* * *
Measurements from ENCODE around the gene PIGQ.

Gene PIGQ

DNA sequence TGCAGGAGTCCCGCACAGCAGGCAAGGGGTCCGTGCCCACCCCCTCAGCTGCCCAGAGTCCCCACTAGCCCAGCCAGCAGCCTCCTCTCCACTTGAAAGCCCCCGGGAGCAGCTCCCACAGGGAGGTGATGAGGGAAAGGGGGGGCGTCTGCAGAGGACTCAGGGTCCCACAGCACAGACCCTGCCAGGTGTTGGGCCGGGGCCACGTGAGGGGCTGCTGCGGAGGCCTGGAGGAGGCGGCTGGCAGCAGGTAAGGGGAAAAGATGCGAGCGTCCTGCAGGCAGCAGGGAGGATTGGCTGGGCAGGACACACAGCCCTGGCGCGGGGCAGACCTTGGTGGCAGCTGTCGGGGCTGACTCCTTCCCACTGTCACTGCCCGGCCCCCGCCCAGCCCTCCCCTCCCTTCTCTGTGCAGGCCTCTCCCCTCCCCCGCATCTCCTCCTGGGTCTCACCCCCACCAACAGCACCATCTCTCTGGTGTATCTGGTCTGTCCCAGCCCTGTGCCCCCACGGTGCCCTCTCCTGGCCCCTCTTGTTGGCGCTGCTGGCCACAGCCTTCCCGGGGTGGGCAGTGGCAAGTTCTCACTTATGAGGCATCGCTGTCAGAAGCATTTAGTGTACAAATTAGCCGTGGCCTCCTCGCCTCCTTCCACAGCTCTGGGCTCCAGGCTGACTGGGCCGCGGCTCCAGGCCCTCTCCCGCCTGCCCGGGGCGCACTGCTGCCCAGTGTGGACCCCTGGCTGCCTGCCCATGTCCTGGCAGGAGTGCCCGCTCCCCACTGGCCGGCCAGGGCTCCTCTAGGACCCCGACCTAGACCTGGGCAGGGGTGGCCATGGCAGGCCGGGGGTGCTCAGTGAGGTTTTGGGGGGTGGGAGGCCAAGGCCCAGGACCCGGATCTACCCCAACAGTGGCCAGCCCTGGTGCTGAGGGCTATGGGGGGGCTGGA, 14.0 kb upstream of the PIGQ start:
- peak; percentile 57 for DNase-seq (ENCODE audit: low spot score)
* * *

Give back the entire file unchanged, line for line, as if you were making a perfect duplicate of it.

Measurements from ENCODE around the gene PIGQ.

Gene PIGQ

DNA sequence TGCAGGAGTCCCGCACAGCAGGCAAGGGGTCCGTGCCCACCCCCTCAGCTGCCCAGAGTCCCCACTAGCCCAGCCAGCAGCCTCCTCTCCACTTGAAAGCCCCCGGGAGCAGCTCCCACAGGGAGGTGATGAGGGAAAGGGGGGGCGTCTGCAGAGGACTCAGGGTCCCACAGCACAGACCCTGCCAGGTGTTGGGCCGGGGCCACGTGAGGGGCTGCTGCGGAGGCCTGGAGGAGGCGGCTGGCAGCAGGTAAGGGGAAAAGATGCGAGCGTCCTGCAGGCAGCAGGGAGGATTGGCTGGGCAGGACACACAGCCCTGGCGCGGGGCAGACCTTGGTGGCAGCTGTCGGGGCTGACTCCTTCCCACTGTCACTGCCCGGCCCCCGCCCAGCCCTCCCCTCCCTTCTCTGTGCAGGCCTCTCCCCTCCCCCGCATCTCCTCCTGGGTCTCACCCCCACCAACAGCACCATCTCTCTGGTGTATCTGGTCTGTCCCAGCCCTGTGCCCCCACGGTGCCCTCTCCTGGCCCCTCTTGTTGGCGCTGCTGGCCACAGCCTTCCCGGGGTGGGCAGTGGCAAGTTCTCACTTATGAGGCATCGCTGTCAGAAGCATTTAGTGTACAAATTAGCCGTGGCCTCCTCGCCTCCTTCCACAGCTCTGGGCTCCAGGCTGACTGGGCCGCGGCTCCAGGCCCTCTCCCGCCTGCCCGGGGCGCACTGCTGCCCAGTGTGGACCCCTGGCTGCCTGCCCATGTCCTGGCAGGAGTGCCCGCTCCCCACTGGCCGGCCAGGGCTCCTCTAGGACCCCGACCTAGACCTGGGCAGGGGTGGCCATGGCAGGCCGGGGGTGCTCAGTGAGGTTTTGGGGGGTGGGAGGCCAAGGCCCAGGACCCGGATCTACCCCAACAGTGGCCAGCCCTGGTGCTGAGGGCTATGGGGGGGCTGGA, 14.0 kb upstream of the PIGQ start:
- peak; percentile 57 for DNase-seq (ENCODE audit: low spot score)